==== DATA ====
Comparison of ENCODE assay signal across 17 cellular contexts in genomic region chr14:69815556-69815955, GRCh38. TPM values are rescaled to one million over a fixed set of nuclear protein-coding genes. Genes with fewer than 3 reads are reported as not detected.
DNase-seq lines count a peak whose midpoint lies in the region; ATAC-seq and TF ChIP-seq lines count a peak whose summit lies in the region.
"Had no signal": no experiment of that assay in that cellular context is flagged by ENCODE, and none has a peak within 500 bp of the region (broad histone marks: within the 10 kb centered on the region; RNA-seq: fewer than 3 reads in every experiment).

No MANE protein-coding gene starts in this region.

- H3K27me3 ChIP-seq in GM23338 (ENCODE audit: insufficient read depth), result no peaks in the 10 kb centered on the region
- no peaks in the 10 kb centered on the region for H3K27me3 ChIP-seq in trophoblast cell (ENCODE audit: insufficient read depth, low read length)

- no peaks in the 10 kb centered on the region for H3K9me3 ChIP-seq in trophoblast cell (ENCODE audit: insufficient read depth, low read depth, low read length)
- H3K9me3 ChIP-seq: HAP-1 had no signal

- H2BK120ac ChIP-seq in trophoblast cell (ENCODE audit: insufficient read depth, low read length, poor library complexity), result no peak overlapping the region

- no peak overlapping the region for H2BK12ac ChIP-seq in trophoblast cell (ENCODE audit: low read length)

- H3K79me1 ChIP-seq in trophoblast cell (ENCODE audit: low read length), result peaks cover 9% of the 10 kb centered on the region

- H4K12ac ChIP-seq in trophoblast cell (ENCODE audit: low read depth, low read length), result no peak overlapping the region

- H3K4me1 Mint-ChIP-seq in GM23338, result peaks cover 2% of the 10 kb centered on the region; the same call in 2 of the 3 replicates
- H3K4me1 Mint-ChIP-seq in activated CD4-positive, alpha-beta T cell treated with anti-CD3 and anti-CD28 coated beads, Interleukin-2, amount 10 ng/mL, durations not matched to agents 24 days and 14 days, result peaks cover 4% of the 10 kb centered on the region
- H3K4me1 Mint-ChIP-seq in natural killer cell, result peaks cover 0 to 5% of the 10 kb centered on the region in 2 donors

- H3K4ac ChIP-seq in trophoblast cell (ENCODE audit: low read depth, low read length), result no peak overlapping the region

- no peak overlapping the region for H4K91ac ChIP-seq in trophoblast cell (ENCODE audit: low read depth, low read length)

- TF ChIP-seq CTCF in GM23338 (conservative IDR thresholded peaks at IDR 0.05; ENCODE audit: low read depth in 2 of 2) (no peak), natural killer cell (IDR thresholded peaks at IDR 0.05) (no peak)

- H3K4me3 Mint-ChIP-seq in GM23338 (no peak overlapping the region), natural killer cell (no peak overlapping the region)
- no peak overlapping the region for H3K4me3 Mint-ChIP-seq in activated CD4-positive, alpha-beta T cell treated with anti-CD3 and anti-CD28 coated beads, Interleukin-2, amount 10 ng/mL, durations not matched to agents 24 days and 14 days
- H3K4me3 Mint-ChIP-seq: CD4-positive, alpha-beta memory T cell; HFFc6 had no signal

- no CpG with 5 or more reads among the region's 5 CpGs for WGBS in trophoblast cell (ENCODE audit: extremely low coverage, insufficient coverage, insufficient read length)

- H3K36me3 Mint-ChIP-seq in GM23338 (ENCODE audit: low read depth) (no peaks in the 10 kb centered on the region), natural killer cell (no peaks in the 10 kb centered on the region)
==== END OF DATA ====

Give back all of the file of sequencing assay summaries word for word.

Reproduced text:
Comparison of ENCODE assay signal across 17 cellular contexts in genomic region chr14:69815556-69815955, GRCh38. TPM values are rescaled to one million over a fixed set of nuclear protein-coding genes. Genes with fewer than 3 reads are reported as not detected.
DNase-seq lines count a peak whose midpoint lies in the region; ATAC-seq and TF ChIP-seq lines count a peak whose summit lies in the region.
"Had no signal": no experiment of that assay in that cellular context is flagged by ENCODE, and none has a peak within 500 bp of the region (broad histone marks: within the 10 kb centered on the region; RNA-seq: fewer than 3 reads in every experiment).

No MANE protein-coding gene starts in this region.

- H3K27me3 ChIP-seq in GM23338 (ENCODE audit: insufficient read depth), result no peaks in the 10 kb centered on the region
- no peaks in the 10 kb centered on the region for H3K27me3 ChIP-seq in trophoblast cell (ENCODE audit: insufficient read depth, low read length)

- no peaks in the 10 kb centered on the region for H3K9me3 ChIP-seq in trophoblast cell (ENCODE audit: insufficient read depth, low read depth, low read length)
- H3K9me3 ChIP-seq: HAP-1 had no signal

- H2BK120ac ChIP-seq in trophoblast cell (ENCODE audit: insufficient read depth, low read length, poor library complexity), result no peak overlapping the region

- no peak overlapping the region for H2BK12ac ChIP-seq in trophoblast cell (ENCODE audit: low read length)

- H3K79me1 ChIP-seq in trophoblast cell (ENCODE audit: low read length), result peaks cover 9% of the 10 kb centered on the region

- H4K12ac ChIP-seq in trophoblast cell (ENCODE audit: low read depth, low read length), result no peak overlapping the region

- H3K4me1 Mint-ChIP-seq in GM23338, result peaks cover 2% of the 10 kb centered on the region; the same call in 2 of the 3 replicates
- H3K4me1 Mint-ChIP-seq in activated CD4-positive, alpha-beta T cell treated with anti-CD3 and anti-CD28 coated beads, Interleukin-2, amount 10 ng/mL, durations not matched to agents 24 days and 14 days, result peaks cover 4% of the 10 kb centered on the region
- H3K4me1 Mint-ChIP-seq in natural killer cell, result peaks cover 0 to 5% of the 10 kb centered on the region in 2 donors

- H3K4ac ChIP-seq in trophoblast cell (ENCODE audit: low read depth, low read length), result no peak overlapping the region

- no peak overlapping the region for H4K91ac ChIP-seq in trophoblast cell (ENCODE audit: low read depth, low read length)

- TF ChIP-seq CTCF in GM23338 (conservative IDR thresholded peaks at IDR 0.05; ENCODE audit: low read depth in 2 of 2) (no peak), natural killer cell (IDR thresholded peaks at IDR 0.05) (no peak)

- H3K4me3 Mint-ChIP-seq in GM23338 (no peak overlapping the region), natural killer cell (no peak overlapping the region)
- no peak overlapping the region for H3K4me3 Mint-ChIP-seq in activated CD4-positive, alpha-beta T cell treated with anti-CD3 and anti-CD28 coated beads, Interleukin-2, amount 10 ng/mL, durations not matched to agents 24 days and 14 days
- H3K4me3 Mint-ChIP-seq: CD4-positive, alpha-beta memory T cell; HFFc6 had no signal

- no CpG with 5 or more reads among the region's 5 CpGs for WGBS in trophoblast cell (ENCODE audit: extremely low coverage, insufficient coverage, insufficient read length)

- H3K36me3 Mint-ChIP-seq in GM23338 (ENCODE audit: low read depth) (no peaks in the 10 kb centered on the region), natural killer cell (no peaks in the 10 kb centered on the region)